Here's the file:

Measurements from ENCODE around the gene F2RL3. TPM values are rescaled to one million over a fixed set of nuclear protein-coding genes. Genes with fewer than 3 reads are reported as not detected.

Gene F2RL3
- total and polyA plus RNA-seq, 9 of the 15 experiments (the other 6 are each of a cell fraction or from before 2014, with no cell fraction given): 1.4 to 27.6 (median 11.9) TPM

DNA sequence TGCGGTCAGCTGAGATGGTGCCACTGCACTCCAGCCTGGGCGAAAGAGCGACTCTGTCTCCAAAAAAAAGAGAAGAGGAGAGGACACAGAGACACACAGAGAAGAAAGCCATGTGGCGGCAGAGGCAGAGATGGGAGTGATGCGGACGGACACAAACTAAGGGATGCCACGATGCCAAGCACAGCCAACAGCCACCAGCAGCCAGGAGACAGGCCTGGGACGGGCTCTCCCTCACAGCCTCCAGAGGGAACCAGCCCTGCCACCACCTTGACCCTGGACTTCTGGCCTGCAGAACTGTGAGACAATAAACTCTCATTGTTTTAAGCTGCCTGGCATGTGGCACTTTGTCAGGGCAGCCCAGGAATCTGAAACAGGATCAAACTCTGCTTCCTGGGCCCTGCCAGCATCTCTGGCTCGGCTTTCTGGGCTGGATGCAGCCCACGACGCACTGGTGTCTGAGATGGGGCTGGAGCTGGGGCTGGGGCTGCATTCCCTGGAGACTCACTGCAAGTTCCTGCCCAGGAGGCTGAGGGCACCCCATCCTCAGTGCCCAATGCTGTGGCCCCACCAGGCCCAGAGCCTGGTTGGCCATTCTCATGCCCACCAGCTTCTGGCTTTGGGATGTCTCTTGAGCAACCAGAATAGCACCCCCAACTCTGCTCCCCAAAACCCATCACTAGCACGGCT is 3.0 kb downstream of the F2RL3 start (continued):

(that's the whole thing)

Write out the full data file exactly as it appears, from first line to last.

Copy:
Measurements from ENCODE around the gene F2RL3. TPM values are rescaled to one million over a fixed set of nuclear protein-coding genes. Genes with fewer than 3 reads are reported as not detected.

Gene F2RL3
- total and polyA plus RNA-seq, 9 of the 15 experiments (the other 6 are each of a cell fraction or from before 2014, with no cell fraction given): 1.4 to 27.6 (median 11.9) TPM

DNA sequence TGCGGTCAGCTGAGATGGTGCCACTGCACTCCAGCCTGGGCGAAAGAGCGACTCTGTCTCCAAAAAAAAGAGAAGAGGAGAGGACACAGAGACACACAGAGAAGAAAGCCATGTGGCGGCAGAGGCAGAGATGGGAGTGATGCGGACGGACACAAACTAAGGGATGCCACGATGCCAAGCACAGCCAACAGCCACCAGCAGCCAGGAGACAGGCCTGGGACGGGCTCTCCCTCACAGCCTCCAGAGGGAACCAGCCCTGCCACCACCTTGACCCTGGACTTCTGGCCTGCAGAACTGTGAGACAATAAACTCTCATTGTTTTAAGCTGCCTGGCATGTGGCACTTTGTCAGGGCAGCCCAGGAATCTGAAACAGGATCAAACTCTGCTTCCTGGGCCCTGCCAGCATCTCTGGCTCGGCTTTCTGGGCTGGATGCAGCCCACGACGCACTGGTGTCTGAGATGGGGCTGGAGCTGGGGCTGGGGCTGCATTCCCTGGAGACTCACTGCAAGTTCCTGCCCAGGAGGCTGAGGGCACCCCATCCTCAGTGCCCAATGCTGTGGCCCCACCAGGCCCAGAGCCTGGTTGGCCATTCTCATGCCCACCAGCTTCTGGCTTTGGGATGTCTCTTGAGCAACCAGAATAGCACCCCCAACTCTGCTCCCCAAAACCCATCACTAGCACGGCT is 3.0 kb downstream of the F2RL3 start (continued):